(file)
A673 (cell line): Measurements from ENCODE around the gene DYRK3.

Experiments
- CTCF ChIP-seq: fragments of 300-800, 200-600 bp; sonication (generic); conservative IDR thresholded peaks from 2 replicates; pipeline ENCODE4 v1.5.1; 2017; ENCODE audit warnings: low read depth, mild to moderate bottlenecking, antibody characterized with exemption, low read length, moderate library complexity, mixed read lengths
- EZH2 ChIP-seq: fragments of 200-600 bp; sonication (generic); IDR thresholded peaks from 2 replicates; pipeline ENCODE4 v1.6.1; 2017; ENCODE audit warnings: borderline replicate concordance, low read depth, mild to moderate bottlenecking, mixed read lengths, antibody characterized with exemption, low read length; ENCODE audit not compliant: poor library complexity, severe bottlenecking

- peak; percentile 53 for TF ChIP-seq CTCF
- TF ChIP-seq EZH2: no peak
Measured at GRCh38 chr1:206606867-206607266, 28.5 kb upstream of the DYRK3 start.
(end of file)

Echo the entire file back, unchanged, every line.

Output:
A673 (cell line): Measurements from ENCODE around the gene DYRK3.

Experiments
- CTCF ChIP-seq: fragments of 300-800, 200-600 bp; sonication (generic); conservative IDR thresholded peaks from 2 replicates; pipeline ENCODE4 v1.5.1; 2017; ENCODE audit warnings: low read depth, mild to moderate bottlenecking, antibody characterized with exemption, low read length, moderate library complexity, mixed read lengths
- EZH2 ChIP-seq: fragments of 200-600 bp; sonication (generic); IDR thresholded peaks from 2 replicates; pipeline ENCODE4 v1.6.1; 2017; ENCODE audit warnings: borderline replicate concordance, low read depth, mild to moderate bottlenecking, mixed read lengths, antibody characterized with exemption, low read length; ENCODE audit not compliant: poor library complexity, severe bottlenecking

- peak; percentile 53 for TF ChIP-seq CTCF
- TF ChIP-seq EZH2: no peak
Measured at GRCh38 chr1:206606867-206607266, 28.5 kb upstream of the DYRK3 start.